Kinetics of the reaction of OH radicals with a series of ethers under simulated atmospheric conditions at 295 K

Timothy J. Wallington, Jean M. Andino, Loretta M. Skewes, Walter O. Siegl, Steven M. Japar

Research output: Contribution to journalArticlepeer-review

76 Scopus citations


Ethers are being increasingly used as motor fuel additives to increase the octane number and to reduce CO emissions. Since their reaction with hydroxyl radicals (OH) is a major loss process for these oxygenated species in the atmoshpere, we have conducted a relative rate study of the kinetics of the reactions of OH radicals with a series of ethers and report the results of these measurements here. Experiments were performed under simulated atmospheric conditions; atmospheric pressure (≃ 740 torr) in synthetic air at 295 K. Using rate constants of 2.53 × 10−12, and 1.35 × 10−11 cm3 molecule−1 s−1 for the reaction of OH radicals with n‐butane and diethyl ether, the following rate constants were derived, in units of 10−11 cm3 molecule−1 s−1: dimethylether, (0.232 ± 0.023); di‐n‐propylether, (1.97 ± 0.08); di‐n‐butylether, (2.74 ± 0.32); di‐n‐pentylether, (3.09 ± 0.26); methyl‐t‐butylether, (0.324 ± 0.008); methyl‐n‐butylether, (1.29 ± 0.03); ethyl‐n‐butylether, (2.27 ± 0.09); and ethyl‐t‐butylether, (0.883 ± 0.026). Quoted errors represent 2σ from the least squares analysis and do not include any systematic errors associated with uncertainties in the reference rate constants used to place our relative measurements on an absolute basis. The implications of these results for the atmospheric chemistry of ethers are discussed.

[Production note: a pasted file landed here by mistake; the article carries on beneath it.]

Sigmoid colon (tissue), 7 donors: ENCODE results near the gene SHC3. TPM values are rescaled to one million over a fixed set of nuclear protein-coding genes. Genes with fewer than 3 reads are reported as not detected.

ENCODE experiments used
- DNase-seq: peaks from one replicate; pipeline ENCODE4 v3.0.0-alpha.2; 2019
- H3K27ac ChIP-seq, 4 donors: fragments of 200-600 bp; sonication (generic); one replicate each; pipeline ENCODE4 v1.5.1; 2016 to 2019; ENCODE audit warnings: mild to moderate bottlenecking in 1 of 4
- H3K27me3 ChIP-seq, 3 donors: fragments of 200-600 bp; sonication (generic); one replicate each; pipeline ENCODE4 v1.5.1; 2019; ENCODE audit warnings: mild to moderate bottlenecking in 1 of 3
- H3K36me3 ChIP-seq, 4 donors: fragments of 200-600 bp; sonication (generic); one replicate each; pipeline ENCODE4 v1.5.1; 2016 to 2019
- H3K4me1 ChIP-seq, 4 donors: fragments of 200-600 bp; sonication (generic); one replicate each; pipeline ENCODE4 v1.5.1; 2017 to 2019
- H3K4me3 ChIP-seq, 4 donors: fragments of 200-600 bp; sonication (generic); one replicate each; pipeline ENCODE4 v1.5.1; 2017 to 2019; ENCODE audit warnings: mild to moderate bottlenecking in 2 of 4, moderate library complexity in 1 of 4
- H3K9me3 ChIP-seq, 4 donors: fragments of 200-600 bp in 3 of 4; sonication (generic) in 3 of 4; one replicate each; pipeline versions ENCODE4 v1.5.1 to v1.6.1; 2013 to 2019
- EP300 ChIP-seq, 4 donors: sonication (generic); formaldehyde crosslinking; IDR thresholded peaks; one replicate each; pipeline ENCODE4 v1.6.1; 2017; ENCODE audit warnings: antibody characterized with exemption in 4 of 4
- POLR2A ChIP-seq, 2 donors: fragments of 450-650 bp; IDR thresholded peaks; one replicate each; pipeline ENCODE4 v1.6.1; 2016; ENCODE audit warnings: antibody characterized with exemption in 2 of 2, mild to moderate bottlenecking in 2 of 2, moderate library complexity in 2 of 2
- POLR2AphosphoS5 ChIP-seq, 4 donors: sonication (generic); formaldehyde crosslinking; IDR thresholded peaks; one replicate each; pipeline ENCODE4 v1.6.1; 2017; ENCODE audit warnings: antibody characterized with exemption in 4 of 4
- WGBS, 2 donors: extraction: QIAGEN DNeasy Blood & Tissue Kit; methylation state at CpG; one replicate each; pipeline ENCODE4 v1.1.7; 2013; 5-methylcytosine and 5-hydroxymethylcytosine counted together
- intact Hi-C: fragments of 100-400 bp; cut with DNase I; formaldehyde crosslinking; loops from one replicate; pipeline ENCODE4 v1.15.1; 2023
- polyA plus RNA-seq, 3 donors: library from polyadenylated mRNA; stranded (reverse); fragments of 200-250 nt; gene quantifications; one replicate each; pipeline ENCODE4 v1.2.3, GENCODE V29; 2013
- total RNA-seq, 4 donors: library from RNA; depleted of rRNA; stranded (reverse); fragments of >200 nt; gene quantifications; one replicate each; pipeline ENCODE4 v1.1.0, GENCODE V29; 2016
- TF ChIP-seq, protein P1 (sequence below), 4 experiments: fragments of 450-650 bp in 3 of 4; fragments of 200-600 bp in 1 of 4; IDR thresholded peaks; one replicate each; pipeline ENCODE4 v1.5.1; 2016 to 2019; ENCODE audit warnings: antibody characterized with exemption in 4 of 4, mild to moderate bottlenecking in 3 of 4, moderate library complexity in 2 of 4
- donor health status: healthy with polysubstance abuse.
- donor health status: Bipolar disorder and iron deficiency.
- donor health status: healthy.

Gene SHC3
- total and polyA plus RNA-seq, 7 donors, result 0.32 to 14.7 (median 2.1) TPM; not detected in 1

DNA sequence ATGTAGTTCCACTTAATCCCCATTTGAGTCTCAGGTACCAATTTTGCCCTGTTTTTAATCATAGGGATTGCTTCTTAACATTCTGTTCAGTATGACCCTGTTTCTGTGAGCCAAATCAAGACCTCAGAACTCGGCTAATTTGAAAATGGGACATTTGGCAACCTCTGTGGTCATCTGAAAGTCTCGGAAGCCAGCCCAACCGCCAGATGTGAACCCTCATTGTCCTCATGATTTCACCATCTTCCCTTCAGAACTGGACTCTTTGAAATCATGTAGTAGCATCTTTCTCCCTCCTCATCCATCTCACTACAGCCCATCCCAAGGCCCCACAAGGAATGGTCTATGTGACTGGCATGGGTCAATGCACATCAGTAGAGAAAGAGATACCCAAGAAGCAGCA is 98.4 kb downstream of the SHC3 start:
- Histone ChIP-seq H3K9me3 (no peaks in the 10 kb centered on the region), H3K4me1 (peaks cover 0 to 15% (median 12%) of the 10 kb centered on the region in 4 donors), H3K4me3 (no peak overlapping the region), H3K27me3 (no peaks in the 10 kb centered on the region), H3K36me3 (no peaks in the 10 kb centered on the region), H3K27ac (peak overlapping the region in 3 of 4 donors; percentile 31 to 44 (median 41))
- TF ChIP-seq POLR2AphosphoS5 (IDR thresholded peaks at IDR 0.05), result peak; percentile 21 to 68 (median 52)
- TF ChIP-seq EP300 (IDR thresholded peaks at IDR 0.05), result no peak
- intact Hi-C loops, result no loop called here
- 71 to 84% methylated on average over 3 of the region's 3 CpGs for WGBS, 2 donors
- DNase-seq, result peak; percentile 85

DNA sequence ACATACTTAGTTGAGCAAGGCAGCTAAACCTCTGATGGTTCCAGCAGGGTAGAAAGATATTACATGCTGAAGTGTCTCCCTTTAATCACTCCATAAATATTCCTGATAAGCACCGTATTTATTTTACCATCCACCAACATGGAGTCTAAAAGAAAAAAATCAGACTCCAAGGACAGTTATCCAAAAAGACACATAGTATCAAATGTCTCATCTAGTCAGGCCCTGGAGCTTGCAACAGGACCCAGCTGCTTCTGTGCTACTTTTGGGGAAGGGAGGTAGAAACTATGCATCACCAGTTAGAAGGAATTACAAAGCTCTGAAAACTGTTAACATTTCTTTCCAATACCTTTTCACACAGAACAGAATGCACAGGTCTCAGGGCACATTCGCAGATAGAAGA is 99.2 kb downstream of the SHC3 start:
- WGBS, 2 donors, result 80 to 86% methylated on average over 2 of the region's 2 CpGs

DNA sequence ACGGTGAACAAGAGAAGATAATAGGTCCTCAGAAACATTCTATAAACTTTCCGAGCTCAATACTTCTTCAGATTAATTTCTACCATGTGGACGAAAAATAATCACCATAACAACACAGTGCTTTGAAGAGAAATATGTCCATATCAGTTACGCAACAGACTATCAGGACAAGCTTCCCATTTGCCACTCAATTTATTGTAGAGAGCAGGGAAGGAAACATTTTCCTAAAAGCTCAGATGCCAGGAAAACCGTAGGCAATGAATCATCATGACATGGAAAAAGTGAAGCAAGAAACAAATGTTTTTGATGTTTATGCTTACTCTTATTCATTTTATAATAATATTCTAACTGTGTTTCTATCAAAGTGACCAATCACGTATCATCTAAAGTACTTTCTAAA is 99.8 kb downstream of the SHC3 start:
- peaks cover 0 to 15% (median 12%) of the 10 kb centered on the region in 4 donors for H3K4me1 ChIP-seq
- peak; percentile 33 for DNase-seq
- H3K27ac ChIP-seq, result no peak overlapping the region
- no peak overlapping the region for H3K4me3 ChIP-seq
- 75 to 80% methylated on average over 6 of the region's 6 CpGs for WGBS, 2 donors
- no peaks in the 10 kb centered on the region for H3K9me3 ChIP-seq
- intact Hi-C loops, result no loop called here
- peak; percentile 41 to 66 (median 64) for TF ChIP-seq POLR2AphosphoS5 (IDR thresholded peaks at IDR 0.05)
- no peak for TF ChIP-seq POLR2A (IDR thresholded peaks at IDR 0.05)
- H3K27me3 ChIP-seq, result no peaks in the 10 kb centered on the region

Original languageEnglish (US)
Pages (from-to)993-1001
Number of pages9
JournalInternational Journal of Chemical Kinetics
Issue number11
StatePublished - Nov 1989
Externally publishedYes

ASJC Scopus subject areas

  • Biochemistry
  • Physical and Theoretical Chemistry
  • Organic Chemistry
  • Inorganic Chemistry


Dive into the research topics of 'Kinetics of the reaction of OH radicals with a series of ethers under simulated atmospheric conditions at 295 K'. Together they form a unique fingerprint.

Cite this